Just One More Thing by Peter Falk
Stories from My Life

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In Just One More Thing Peter Falk — award-winning actor — takes us behind-the-scenes into his professional and private life. Starting in Hartford, where he worked as a management analyst for the Connecticut State Budget Bureau., Falk was no more successful than at an earlier attempt to work with the CIA. He then turned to an old college interest: acting. Falk came to prominence in 1956 in the successful Off-Broadway revival of The Iceman Cometh. Although he worked continuously for the next three years, a theatrical agent advised him not to expect much work in motion pictures because of his glass eye. Surgeons had removed his right eye, along with a malignant tumor, when he was three years old.

But in 1958, Falk landed his first movie, Murder Incorporated, and was nominated for an Oscar. A Pocketful of Miracles garnered his second Oscar nomination, but it was through his collaboration with filmmaker John Cassavetes that Falk entered into his most creative period in 1970 when movies such as A Woman Under the Influence helped launch the independent film movement.

Through television, however, Falk reached his widest audience — portraying the inimitable Lieutenant Columbo throughout the 1970s and winning four Emmys.

About Peter Falk

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Peter Falk has appeared in over forty-one motion pictures, numerous plays, and many television programs, most notably Columbo. Falk continues to act in feature films, including the soon-to-be released Retirement and The Book of Joe. He lives in Los Angeles, CA.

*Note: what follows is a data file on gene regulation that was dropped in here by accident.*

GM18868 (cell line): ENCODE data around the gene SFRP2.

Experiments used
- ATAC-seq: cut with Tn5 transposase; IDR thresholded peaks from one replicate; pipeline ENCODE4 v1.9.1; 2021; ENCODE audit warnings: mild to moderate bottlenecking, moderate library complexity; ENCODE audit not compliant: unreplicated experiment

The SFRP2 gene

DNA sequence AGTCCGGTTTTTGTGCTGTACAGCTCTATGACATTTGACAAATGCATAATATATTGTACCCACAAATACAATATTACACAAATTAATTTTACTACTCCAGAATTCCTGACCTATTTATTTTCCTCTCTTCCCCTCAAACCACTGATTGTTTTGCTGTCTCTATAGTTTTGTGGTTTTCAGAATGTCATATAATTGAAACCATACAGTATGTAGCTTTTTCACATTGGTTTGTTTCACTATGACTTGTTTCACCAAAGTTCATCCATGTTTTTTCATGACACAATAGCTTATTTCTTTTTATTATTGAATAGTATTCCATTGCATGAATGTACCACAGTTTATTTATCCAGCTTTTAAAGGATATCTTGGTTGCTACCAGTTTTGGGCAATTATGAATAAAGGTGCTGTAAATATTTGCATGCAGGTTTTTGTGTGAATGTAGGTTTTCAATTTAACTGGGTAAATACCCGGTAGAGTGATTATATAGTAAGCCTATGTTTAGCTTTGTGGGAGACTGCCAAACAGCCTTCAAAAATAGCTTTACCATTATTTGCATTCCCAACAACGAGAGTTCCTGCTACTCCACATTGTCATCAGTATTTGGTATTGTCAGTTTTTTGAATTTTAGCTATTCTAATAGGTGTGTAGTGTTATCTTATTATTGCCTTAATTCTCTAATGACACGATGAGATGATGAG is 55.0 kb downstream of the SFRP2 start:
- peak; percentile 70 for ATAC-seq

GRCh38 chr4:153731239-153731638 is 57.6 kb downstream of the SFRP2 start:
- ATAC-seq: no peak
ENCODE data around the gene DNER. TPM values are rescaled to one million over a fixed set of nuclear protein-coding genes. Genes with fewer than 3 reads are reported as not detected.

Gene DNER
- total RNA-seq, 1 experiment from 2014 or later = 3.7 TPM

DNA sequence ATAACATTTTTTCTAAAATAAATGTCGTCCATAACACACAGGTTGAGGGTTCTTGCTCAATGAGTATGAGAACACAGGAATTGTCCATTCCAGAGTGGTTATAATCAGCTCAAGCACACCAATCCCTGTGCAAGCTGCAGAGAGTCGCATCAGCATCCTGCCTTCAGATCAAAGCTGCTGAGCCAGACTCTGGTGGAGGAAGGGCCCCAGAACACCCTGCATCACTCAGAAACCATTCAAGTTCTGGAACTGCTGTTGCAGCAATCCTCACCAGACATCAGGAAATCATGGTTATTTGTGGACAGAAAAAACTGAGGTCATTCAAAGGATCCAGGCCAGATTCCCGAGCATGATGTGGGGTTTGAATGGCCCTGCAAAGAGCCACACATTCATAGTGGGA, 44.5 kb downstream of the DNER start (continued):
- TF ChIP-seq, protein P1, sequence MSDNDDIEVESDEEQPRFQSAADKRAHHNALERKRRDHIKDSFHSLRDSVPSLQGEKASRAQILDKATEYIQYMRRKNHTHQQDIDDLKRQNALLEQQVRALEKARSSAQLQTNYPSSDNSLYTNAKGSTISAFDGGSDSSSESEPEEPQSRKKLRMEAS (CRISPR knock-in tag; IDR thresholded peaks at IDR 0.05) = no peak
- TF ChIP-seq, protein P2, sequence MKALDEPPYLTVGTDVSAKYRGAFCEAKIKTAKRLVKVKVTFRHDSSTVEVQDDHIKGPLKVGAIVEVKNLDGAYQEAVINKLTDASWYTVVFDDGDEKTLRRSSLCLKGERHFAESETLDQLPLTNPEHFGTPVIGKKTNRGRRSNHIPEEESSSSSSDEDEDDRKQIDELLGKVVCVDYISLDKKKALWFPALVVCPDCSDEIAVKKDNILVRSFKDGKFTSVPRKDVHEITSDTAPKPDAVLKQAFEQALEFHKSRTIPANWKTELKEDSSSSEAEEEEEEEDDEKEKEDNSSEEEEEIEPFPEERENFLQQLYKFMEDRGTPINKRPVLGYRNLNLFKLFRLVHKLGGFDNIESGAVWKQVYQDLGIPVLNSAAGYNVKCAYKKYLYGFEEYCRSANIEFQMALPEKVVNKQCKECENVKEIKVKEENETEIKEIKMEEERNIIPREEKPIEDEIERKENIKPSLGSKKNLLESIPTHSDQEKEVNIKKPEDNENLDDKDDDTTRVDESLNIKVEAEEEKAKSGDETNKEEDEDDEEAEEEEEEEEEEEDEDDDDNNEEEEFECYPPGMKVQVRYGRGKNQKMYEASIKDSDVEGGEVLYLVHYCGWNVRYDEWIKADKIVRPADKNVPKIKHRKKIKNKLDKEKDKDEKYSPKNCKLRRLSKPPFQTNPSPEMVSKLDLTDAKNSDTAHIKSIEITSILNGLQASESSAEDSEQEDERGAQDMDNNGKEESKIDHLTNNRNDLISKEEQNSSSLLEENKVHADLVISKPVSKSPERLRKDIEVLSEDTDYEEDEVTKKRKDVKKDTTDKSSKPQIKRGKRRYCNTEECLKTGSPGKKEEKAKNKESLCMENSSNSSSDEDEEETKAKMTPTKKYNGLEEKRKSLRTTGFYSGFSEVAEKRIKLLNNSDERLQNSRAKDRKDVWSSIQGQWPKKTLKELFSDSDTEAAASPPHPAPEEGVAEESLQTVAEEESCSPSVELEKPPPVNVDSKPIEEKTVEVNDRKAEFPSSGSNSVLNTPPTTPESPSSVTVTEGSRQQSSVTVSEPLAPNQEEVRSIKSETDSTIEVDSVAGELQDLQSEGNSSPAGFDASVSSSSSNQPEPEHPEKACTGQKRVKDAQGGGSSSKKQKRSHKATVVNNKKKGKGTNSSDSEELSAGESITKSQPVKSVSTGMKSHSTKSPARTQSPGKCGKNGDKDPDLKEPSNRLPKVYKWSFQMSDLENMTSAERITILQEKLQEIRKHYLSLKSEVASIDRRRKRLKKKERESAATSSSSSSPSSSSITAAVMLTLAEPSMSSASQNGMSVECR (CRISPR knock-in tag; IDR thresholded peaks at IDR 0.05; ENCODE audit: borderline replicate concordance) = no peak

Published August 23, 2006 by Carroll & Graf. 280 pages
Genres: Biographies & Memoirs, Humor & Entertainment, Arts & Photography, History, Travel. Non-fiction

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The Columbo sections are amusing, as Falk describes developing the detective’s mannerisms and appearance—the actor reveals much of his technique in these passages, and it is surprisingly beholden to the “outside-in” approach associated with classically trained actors, rather than the Method style...

Nov 01 2006 | Read Full Review of Just One More Thing: Stories ...

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